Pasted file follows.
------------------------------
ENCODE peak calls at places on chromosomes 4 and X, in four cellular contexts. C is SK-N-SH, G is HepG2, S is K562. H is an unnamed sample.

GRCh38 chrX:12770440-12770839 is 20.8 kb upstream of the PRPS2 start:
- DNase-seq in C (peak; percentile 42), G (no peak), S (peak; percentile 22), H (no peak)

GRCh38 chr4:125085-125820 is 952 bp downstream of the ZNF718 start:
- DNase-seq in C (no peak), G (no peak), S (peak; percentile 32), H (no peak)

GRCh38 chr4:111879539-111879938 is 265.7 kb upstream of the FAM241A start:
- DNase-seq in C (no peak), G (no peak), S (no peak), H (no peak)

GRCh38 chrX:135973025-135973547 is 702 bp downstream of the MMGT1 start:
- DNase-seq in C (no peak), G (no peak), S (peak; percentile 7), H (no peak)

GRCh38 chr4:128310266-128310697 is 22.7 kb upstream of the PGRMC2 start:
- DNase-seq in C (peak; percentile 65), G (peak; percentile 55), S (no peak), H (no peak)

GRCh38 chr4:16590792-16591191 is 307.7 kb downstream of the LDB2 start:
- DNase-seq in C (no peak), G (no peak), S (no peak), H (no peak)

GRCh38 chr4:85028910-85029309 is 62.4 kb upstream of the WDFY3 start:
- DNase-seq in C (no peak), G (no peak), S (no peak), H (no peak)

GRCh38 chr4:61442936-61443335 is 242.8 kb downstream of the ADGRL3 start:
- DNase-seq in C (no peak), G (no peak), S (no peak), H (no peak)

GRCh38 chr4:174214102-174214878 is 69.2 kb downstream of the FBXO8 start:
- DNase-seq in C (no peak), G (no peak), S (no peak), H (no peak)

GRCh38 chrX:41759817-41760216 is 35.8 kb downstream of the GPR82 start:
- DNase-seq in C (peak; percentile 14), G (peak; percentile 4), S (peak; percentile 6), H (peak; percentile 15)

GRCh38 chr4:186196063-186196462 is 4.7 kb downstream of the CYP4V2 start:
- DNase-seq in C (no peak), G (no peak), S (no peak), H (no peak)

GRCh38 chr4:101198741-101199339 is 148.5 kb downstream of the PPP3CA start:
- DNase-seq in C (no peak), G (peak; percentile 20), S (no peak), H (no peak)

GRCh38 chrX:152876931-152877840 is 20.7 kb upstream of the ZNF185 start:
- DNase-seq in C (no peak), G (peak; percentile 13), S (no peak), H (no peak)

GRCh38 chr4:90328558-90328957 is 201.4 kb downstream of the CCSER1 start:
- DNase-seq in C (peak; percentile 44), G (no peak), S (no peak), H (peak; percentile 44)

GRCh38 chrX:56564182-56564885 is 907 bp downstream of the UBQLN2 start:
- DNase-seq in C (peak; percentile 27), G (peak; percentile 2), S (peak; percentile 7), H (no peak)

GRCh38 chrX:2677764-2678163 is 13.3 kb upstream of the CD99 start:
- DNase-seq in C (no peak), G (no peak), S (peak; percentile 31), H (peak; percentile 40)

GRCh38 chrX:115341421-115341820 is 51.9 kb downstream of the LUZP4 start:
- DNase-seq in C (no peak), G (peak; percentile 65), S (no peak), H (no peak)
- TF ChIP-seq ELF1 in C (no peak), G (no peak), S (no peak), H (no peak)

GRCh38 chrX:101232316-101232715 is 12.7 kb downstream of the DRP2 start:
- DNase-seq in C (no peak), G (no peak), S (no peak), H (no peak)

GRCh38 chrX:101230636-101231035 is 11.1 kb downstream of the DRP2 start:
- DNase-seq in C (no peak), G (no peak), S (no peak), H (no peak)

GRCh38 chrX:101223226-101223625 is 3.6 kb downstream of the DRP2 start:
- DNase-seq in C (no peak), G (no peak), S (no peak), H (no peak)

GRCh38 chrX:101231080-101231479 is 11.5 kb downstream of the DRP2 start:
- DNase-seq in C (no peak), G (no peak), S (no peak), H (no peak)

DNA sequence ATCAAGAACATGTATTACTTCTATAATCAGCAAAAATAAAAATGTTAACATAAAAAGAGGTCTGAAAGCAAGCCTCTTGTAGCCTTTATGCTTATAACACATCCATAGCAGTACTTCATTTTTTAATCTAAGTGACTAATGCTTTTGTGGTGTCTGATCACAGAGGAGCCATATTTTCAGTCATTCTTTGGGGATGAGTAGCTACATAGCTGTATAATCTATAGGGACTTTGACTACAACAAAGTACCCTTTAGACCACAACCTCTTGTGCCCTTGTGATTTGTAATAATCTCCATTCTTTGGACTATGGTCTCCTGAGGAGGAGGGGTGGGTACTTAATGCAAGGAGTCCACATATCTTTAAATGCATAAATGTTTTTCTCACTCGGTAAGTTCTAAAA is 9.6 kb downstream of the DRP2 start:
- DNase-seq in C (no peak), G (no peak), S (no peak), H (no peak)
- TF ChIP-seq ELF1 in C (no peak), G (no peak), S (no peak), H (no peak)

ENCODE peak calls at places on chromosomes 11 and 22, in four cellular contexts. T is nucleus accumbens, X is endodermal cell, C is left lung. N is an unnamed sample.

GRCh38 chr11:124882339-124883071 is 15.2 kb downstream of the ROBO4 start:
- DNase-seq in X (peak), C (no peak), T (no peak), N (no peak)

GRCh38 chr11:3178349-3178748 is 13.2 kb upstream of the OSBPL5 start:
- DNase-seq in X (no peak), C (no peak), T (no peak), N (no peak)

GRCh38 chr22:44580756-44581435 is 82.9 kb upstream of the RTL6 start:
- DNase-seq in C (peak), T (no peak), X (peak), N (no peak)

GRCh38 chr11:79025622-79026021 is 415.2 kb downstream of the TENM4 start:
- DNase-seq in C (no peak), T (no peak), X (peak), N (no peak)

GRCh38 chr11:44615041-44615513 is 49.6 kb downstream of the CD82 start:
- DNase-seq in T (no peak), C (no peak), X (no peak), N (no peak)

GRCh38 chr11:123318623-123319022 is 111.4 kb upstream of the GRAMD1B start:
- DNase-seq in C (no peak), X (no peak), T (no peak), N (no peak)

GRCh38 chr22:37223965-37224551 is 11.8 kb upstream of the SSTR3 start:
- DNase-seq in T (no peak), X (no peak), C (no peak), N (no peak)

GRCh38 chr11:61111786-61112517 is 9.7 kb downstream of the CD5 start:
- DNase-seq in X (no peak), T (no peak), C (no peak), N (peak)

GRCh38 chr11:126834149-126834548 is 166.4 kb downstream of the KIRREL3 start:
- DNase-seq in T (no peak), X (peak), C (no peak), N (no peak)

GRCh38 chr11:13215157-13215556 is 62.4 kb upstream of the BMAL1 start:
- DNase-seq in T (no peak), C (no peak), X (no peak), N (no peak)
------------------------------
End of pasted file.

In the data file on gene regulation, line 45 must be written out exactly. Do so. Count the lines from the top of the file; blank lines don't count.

DNA sequence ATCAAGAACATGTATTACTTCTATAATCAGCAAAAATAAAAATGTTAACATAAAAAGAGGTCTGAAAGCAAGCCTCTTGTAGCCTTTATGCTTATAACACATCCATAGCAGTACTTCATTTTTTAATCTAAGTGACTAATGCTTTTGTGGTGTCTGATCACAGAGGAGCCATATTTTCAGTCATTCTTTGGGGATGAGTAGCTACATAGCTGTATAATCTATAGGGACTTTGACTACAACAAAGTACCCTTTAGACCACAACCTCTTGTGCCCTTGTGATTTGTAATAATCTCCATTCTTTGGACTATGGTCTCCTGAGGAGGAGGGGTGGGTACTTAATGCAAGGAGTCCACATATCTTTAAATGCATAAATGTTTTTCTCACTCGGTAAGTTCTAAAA is 9.6 kb downstream of the DRP2 start: